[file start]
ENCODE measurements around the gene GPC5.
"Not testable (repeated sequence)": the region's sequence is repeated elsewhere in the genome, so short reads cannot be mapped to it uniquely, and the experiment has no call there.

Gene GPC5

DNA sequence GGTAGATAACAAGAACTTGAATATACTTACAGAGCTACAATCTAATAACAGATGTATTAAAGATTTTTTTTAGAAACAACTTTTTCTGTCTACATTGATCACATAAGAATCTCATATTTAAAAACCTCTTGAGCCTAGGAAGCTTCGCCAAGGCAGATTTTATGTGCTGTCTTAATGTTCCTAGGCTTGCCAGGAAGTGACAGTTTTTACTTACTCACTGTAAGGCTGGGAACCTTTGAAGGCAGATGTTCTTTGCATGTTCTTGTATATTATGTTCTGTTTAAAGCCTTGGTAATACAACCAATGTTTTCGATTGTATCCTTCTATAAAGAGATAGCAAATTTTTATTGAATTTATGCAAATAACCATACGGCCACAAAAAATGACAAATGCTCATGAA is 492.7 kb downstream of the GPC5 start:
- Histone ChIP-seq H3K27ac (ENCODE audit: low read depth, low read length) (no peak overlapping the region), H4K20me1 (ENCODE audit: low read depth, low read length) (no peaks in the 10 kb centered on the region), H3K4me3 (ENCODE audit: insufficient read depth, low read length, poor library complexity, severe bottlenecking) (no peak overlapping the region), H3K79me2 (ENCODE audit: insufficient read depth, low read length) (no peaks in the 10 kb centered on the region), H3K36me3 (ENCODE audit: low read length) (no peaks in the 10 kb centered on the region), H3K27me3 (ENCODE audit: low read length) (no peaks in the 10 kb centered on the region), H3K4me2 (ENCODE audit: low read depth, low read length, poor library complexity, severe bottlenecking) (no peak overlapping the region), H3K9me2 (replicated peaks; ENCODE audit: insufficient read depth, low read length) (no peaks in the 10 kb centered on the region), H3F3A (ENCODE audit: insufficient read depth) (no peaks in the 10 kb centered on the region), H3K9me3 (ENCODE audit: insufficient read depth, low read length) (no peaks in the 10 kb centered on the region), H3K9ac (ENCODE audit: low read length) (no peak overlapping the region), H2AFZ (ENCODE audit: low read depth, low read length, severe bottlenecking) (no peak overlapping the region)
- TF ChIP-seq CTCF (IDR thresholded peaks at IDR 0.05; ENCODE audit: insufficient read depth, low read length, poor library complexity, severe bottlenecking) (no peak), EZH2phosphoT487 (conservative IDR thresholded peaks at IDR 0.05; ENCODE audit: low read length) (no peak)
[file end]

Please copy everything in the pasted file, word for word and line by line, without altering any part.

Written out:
ENCODE measurements around the gene GPC5.
"Not testable (repeated sequence)": the region's sequence is repeated elsewhere in the genome, so short reads cannot be mapped to it uniquely, and the experiment has no call there.

Gene GPC5

DNA sequence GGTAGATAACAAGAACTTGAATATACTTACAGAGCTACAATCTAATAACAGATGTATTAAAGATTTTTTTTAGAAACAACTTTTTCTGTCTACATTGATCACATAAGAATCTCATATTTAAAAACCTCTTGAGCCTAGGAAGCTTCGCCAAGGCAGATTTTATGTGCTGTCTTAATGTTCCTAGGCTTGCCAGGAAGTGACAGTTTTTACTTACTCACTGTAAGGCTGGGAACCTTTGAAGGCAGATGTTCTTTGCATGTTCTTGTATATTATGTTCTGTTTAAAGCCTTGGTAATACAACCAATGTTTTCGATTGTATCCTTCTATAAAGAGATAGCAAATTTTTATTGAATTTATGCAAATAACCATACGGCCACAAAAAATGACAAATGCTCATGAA is 492.7 kb downstream of the GPC5 start:
- Histone ChIP-seq H3K27ac (ENCODE audit: low read depth, low read length) (no peak overlapping the region), H4K20me1 (ENCODE audit: low read depth, low read length) (no peaks in the 10 kb centered on the region), H3K4me3 (ENCODE audit: insufficient read depth, low read length, poor library complexity, severe bottlenecking) (no peak overlapping the region), H3K79me2 (ENCODE audit: insufficient read depth, low read length) (no peaks in the 10 kb centered on the region), H3K36me3 (ENCODE audit: low read length) (no peaks in the 10 kb centered on the region), H3K27me3 (ENCODE audit: low read length) (no peaks in the 10 kb centered on the region), H3K4me2 (ENCODE audit: low read depth, low read length, poor library complexity, severe bottlenecking) (no peak overlapping the region), H3K9me2 (replicated peaks; ENCODE audit: insufficient read depth, low read length) (no peaks in the 10 kb centered on the region), H3F3A (ENCODE audit: insufficient read depth) (no peaks in the 10 kb centered on the region), H3K9me3 (ENCODE audit: insufficient read depth, low read length) (no peaks in the 10 kb centered on the region), H3K9ac (ENCODE audit: low read length) (no peak overlapping the region), H2AFZ (ENCODE audit: low read depth, low read length, severe bottlenecking) (no peak overlapping the region)
- TF ChIP-seq CTCF (IDR thresholded peaks at IDR 0.05; ENCODE audit: insufficient read depth, low read length, poor library complexity, severe bottlenecking) (no peak), EZH2phosphoT487 (conservative IDR thresholded peaks at IDR 0.05; ENCODE audit: low read length) (no peak)